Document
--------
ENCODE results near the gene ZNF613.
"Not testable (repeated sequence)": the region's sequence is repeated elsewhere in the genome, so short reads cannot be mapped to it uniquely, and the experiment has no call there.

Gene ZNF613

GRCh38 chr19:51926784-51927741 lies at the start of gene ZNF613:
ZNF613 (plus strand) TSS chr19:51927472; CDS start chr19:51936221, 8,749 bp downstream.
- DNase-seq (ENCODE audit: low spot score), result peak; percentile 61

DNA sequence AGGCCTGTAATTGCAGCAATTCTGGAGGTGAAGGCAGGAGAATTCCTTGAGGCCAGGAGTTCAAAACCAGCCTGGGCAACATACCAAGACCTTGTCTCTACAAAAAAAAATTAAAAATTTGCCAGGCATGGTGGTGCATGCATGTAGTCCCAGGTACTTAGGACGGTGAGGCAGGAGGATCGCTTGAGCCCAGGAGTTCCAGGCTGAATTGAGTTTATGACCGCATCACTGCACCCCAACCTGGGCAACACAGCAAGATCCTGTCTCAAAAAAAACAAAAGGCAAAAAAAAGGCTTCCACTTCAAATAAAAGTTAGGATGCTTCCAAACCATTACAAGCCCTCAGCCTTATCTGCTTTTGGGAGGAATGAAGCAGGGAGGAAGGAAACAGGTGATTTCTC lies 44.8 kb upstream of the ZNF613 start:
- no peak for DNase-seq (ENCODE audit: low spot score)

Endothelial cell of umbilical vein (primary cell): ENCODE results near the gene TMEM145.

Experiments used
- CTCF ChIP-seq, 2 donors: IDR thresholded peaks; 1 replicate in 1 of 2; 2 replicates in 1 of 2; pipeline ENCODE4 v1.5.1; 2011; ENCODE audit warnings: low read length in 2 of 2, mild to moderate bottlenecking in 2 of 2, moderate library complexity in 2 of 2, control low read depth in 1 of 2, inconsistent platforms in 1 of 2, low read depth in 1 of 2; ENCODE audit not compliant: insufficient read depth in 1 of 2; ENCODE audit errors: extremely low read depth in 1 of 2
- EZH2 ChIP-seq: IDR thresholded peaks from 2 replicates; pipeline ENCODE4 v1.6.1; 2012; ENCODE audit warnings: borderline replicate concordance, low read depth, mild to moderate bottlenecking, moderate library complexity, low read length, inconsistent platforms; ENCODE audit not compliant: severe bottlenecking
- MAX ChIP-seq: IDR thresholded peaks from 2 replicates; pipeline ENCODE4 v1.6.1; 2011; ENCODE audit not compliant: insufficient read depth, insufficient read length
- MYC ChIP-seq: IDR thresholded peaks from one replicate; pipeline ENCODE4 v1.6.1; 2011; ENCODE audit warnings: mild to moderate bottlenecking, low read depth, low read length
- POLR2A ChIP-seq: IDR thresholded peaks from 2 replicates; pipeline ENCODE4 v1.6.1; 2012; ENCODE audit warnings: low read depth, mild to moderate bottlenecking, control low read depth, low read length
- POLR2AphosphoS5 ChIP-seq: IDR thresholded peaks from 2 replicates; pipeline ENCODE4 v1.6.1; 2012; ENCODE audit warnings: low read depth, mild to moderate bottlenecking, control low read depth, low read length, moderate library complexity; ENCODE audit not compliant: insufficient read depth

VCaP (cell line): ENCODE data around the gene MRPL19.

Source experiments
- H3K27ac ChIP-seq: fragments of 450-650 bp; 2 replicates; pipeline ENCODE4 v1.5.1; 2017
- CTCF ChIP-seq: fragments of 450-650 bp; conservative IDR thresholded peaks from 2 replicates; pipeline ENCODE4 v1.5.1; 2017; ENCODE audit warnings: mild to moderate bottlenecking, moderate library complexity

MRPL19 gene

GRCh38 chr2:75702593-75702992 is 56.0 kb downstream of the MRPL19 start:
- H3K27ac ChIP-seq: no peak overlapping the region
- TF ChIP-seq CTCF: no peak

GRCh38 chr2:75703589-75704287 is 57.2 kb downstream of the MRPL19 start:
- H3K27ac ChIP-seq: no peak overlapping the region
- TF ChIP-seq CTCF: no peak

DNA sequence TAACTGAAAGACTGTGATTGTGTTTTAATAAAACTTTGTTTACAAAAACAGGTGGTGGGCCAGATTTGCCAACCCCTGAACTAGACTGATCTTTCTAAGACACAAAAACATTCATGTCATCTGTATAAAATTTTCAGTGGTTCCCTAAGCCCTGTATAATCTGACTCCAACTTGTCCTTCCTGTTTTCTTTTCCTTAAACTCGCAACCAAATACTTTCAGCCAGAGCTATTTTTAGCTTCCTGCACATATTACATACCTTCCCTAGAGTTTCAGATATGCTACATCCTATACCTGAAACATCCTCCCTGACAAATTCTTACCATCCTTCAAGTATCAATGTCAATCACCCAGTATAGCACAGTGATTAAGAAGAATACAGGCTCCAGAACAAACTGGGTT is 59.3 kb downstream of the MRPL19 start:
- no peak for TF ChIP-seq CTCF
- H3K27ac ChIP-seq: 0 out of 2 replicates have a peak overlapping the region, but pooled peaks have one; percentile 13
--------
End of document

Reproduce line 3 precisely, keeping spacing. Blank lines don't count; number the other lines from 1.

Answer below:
Gene ZNF613